The Spaces of Neoliberalism: Land, Place and Family in Latin America

The Spaces of Neoliberalism: Land, Place and Family in Latin America

The Spaces of Neoliberalism: Land, Place and Family in Latin America

The Spaces of Neoliberalism: Land, Place and Family in Latin America

Synopsis

• For students and researchers in Latin American studies, international development, geography, and anthropology

• A contemporary exploration of people's responses to neoliberal market reforms in everyday life in Latin America

Readers will learn how local communities, ethnic groups, and women react to market power and see how state policy affects people in their daily lives. The Spaces of Neoliberalism looks at several aspects of sociopolitical tensions including the politics of land and land reform, and the family as a place of negotiation between the roles of men and women.

Excerpt

On September 11, 2001 the terrorist attack on the World Trade Center and the Pentagon prefigured as a historical possibility the end of capitalist modernity under Western hegemony in its latest incarnation of neoliberal globalization. To be sure, thinking about this possibility in no way condones the hideous acts of September 11. But societies have to re-examine at times their most cherished constructs. For more than two hundred years, Europe and the United States have enjoyed the socio-economic, cultural, and ecological privilege of building societies and life styles that asserted their primacy and rights in their own lands and the world over. Capitalist modernity has reigned with confidence, even when challenged. It is precisely the cultural values of individualism and rationality and their assumed superiority that are now being taken to new levels with neoliberal globalization.

There is a connection between our affluence and poverty elsewhere, between our high levels of consumption and the rate of depletion of natural resources in other places and between our cultural preeminence and the cultural crisis of other societies. This frequently means that [things fall apart] at their end, to recall the title of Chinua Achebe's famous work. This is why, in contrast to the external debt owed by poor countries to the international lending institutions and private banks, some raise a notion of the ecological debt owed by high-consumption regions to resource-rich and lowconsumption ones. To this I would add a cultural debt owed by dominant cultures over Third World cultures. the former have enjoyed tremendous material and ecological privileges as a result of how cultures have been defined and arranged worldwide.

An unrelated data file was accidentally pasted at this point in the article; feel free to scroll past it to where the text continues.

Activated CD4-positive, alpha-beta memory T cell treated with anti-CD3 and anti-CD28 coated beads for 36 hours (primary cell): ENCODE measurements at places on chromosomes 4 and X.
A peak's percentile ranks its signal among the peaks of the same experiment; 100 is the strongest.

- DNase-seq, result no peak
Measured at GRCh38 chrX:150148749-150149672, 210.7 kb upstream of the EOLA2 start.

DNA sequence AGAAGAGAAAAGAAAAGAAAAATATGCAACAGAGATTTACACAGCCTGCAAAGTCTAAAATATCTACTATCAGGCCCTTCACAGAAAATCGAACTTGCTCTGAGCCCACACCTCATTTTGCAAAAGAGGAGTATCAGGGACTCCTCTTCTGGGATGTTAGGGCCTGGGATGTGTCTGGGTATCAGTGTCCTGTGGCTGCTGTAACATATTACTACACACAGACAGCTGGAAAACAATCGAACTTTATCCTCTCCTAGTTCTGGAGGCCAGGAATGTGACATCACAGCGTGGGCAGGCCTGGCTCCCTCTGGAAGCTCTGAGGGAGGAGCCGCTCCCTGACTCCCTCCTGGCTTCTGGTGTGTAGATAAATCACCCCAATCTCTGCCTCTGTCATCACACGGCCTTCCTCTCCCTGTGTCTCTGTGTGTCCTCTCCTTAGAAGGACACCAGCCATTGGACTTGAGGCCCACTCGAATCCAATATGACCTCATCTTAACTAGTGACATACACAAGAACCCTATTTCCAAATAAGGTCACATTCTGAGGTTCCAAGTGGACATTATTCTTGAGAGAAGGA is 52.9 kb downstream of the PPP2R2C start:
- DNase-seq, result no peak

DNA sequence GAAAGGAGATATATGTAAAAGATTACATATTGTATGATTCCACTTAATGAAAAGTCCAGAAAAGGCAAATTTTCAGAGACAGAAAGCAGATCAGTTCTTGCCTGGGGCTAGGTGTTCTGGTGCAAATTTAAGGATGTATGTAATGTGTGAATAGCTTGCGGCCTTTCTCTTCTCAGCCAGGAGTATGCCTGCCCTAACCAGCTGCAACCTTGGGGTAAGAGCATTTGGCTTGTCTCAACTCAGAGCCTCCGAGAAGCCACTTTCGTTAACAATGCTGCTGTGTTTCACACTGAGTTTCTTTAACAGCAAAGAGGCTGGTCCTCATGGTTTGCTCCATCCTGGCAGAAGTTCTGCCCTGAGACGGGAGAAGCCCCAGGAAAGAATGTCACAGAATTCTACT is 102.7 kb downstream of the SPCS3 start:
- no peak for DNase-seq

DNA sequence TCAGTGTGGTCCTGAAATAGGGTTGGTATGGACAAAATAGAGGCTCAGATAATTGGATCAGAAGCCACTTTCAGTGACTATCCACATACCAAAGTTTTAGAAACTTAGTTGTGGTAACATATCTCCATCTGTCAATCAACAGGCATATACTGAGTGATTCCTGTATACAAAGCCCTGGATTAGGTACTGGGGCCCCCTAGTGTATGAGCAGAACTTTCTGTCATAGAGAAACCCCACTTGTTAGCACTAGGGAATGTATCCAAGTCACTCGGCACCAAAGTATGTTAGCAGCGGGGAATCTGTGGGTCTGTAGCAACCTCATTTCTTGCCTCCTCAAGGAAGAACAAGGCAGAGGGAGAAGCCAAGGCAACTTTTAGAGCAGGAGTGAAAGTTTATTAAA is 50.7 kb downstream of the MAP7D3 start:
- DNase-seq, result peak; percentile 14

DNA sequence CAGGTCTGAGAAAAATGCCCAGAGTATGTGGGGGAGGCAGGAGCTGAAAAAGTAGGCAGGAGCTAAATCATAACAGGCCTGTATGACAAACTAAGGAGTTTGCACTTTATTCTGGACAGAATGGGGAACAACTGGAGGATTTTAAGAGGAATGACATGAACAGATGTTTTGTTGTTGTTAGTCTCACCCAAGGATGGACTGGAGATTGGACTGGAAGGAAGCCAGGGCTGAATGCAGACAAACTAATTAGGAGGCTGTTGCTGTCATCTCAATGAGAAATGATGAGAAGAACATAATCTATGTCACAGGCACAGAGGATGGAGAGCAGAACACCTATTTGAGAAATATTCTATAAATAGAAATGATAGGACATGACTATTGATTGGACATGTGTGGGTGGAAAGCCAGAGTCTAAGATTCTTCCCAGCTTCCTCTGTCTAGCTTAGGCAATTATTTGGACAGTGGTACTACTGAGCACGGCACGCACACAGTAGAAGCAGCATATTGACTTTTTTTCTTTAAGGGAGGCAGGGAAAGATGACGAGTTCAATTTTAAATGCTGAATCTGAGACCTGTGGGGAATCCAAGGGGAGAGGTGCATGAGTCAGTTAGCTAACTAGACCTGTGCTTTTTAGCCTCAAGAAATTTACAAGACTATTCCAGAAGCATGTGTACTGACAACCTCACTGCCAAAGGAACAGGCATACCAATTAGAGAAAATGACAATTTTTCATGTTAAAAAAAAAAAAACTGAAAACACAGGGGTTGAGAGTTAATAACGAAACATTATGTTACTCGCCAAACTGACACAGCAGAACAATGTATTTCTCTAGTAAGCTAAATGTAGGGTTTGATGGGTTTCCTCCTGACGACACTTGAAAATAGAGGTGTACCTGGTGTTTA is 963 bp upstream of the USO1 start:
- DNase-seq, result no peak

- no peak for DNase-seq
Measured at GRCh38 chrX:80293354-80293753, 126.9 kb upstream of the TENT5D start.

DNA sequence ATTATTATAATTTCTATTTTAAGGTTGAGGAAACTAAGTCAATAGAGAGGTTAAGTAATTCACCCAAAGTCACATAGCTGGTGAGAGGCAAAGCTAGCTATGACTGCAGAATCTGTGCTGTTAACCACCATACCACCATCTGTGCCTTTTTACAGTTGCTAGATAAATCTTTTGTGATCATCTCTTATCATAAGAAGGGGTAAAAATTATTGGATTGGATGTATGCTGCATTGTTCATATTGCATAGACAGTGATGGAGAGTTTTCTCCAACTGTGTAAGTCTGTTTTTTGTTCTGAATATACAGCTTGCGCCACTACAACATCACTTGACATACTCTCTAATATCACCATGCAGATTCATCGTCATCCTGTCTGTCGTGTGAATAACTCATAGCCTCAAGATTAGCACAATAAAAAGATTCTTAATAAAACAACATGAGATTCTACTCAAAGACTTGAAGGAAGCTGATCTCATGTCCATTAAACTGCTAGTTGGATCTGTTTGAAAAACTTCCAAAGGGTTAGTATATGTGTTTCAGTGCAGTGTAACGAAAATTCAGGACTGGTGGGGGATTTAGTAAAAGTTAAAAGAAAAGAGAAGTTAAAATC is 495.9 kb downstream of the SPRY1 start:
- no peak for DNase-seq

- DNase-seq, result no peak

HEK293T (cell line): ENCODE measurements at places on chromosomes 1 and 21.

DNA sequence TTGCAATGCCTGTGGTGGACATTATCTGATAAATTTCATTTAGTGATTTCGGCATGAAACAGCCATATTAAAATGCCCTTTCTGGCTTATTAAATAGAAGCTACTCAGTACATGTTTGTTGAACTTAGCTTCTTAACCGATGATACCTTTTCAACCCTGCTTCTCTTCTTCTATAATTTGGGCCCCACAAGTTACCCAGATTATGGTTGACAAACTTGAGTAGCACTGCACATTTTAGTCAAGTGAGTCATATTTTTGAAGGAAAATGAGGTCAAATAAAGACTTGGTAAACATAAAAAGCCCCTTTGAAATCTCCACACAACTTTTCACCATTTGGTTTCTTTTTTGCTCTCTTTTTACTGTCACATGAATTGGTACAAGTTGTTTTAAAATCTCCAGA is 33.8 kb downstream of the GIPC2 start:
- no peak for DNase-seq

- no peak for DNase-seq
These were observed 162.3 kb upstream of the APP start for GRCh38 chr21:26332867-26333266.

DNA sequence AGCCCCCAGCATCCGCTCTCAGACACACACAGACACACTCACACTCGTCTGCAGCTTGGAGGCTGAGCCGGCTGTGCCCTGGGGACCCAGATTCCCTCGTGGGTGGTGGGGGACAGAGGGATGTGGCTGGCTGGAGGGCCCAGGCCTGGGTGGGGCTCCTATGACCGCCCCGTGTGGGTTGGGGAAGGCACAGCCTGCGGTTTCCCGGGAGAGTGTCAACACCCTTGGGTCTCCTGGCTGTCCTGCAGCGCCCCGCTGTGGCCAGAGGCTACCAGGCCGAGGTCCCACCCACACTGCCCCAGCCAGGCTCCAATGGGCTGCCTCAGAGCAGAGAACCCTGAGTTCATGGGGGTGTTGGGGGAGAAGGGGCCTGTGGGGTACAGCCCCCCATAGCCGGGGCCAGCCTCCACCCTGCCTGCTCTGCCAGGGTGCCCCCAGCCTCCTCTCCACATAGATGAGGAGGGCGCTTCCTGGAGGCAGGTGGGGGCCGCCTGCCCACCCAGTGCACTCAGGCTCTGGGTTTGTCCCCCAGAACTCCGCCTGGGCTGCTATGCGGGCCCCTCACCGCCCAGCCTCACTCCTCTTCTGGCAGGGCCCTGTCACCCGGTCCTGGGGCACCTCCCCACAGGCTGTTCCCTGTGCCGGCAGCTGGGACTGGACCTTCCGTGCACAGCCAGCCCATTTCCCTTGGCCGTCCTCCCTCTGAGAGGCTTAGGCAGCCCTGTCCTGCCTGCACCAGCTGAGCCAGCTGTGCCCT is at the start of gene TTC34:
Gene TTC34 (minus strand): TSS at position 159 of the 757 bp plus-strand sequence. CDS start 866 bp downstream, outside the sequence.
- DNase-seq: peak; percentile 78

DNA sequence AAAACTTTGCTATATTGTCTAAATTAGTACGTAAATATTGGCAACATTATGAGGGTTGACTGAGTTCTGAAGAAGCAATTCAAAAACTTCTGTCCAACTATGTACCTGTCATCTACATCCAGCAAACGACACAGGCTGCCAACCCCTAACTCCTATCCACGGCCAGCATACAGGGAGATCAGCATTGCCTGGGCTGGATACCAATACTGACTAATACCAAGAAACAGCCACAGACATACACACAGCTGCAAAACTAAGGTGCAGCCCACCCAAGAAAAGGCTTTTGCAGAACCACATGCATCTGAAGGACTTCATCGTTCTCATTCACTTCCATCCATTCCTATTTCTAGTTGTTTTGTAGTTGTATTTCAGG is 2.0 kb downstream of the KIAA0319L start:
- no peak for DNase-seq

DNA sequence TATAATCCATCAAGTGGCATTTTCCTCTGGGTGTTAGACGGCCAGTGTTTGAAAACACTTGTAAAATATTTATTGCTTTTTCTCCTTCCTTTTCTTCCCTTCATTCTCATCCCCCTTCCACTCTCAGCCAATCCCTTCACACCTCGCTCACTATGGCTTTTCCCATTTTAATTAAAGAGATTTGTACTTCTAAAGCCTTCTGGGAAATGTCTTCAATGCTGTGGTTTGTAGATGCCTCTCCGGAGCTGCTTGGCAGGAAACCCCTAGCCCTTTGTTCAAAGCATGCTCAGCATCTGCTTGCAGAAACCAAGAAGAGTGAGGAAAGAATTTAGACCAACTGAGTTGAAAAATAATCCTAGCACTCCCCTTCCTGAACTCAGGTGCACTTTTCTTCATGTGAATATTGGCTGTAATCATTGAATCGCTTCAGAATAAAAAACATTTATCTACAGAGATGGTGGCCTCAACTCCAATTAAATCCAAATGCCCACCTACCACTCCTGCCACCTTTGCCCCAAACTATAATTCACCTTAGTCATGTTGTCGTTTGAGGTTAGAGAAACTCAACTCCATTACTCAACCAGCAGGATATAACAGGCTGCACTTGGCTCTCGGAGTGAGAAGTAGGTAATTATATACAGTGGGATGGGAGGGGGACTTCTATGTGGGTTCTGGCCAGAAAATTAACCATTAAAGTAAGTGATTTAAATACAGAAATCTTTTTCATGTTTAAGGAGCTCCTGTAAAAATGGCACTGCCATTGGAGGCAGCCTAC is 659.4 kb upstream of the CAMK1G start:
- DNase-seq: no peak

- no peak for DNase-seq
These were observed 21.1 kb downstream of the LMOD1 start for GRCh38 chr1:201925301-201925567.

To suggest the target of the attack on September 11 was this system of civilizational privilege is not a farfetched historical proposition. It does not of course explain everything, but it accounts for a lot of the opposition and malaise felt worldwide about the accumulated effects of capitalist modernity and the recent neoliberal project. This is why it is so important to learn a different and enduring lesson from these events. Heeding this lesson means examining seriously the neoliberal model and, in general, what goes on under the rubric of globalization.

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